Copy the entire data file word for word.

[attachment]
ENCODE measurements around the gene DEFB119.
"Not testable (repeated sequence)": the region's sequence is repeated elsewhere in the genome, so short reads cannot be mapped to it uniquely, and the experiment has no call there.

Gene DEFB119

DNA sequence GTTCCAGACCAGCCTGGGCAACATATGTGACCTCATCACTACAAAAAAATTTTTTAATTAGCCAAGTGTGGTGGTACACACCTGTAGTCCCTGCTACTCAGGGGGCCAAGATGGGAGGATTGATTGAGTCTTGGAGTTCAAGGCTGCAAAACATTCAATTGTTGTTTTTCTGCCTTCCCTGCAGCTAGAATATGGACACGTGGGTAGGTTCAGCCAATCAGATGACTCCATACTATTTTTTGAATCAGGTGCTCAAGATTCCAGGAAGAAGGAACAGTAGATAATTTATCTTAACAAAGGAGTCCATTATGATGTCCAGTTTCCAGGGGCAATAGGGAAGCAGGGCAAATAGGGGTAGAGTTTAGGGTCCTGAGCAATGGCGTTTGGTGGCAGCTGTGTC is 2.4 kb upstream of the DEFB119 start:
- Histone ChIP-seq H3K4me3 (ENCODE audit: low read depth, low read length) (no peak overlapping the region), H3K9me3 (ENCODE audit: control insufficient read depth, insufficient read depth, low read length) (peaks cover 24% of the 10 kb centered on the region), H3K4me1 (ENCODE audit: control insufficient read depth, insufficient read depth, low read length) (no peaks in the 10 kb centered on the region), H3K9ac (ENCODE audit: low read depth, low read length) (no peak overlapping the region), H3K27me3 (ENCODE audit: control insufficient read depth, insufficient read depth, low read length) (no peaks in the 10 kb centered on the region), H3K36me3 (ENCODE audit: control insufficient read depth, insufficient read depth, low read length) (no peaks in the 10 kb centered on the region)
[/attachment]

ENCODE measurements around the gene DEFB119.
"Not testable (repeated sequence)": the region's sequence is repeated elsewhere in the genome, so short reads cannot be mapped to it uniquely, and the experiment has no call there.

Gene DEFB119

DNA sequence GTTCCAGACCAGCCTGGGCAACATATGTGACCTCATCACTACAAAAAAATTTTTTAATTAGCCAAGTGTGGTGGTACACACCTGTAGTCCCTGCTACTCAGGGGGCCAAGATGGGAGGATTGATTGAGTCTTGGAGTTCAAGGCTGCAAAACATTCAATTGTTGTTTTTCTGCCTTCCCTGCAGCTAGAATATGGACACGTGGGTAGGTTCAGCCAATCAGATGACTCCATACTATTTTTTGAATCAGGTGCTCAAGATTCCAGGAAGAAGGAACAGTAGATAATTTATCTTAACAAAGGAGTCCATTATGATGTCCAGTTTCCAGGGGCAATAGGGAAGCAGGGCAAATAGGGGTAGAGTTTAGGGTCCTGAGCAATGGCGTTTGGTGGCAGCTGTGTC is 2.4 kb upstream of the DEFB119 start:
- Histone ChIP-seq H3K4me3 (ENCODE audit: low read depth, low read length) (no peak overlapping the region), H3K9me3 (ENCODE audit: control insufficient read depth, insufficient read depth, low read length) (peaks cover 24% of the 10 kb centered on the region), H3K4me1 (ENCODE audit: control insufficient read depth, insufficient read depth, low read length) (no peaks in the 10 kb centered on the region), H3K9ac (ENCODE audit: low read depth, low read length) (no peak overlapping the region), H3K27me3 (ENCODE audit: control insufficient read depth, insufficient read depth, low read length) (no peaks in the 10 kb centered on the region), H3K36me3 (ENCODE audit: control insufficient read depth, insufficient read depth, low read length) (no peaks in the 10 kb centered on the region)